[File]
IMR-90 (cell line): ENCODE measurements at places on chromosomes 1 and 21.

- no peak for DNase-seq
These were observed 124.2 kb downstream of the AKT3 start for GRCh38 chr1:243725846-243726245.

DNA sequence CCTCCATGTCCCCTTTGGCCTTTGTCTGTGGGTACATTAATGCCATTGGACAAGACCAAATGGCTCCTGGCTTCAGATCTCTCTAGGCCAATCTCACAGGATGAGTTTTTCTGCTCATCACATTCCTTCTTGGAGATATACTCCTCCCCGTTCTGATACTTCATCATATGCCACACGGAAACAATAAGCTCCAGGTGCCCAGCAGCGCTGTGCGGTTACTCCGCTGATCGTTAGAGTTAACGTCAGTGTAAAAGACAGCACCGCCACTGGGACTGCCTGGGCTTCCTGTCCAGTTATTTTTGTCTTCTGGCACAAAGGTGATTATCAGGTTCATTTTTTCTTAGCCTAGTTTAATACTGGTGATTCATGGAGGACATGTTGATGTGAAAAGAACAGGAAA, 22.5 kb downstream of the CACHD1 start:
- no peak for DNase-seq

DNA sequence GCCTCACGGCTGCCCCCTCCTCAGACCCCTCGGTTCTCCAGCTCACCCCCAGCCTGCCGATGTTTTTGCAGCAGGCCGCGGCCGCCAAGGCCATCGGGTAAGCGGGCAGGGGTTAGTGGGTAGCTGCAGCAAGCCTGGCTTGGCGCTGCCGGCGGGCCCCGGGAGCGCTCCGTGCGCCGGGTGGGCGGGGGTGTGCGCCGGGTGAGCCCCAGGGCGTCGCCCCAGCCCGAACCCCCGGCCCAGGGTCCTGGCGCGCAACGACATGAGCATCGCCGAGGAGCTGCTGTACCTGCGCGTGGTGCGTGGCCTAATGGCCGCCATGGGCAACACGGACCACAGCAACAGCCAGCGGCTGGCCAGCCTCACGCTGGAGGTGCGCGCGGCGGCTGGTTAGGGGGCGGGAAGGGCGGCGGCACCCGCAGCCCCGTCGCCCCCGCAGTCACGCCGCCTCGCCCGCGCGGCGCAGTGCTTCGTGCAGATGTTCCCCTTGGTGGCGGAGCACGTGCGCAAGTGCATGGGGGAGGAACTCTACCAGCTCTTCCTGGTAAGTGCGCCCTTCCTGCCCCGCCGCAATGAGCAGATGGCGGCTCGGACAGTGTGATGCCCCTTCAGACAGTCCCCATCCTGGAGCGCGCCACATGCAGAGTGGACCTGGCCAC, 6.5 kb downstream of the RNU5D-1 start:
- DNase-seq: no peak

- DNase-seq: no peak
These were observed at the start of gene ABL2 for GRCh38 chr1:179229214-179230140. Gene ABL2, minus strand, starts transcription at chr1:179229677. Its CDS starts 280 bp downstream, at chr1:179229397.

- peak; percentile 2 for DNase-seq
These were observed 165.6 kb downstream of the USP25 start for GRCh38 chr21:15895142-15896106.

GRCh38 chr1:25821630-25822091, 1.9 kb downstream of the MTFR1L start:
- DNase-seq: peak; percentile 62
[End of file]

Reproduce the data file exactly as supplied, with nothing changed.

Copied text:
IMR-90 (cell line): ENCODE measurements at places on chromosomes 1 and 21.

- no peak for DNase-seq
These were observed 124.2 kb downstream of the AKT3 start for GRCh38 chr1:243725846-243726245.

DNA sequence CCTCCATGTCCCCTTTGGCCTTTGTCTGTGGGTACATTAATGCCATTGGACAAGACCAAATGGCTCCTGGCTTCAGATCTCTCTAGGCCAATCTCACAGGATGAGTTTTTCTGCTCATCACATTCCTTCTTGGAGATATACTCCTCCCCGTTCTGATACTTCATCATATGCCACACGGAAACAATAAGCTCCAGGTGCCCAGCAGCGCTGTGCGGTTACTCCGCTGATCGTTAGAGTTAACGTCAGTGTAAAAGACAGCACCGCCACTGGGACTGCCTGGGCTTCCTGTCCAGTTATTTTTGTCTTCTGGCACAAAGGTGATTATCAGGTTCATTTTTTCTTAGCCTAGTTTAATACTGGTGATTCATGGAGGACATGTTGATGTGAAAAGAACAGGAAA, 22.5 kb downstream of the CACHD1 start:
- no peak for DNase-seq

DNA sequence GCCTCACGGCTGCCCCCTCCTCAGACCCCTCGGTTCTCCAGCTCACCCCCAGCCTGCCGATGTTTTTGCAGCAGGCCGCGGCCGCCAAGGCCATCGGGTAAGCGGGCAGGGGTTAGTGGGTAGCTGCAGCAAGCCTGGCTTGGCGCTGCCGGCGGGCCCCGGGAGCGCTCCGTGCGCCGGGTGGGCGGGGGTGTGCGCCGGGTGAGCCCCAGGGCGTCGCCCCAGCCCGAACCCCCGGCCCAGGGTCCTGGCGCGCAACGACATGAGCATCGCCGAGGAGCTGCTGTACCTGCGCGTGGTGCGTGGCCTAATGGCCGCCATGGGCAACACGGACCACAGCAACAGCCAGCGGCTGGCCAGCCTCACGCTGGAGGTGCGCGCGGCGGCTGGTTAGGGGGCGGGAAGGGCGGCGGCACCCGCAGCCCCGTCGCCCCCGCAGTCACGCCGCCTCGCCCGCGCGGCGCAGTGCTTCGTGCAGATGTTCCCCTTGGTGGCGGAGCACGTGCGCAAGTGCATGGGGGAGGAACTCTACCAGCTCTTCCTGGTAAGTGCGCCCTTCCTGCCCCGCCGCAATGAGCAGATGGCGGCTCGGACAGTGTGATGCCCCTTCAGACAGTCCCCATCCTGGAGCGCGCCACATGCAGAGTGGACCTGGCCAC, 6.5 kb downstream of the RNU5D-1 start:
- DNase-seq: no peak

- DNase-seq: no peak
These were observed at the start of gene ABL2 for GRCh38 chr1:179229214-179230140. Gene ABL2, minus strand, starts transcription at chr1:179229677. Its CDS starts 280 bp downstream, at chr1:179229397.

- peak; percentile 2 for DNase-seq
These were observed 165.6 kb downstream of the USP25 start for GRCh38 chr21:15895142-15896106.

GRCh38 chr1:25821630-25822091, 1.9 kb downstream of the MTFR1L start:
- DNase-seq: peak; percentile 62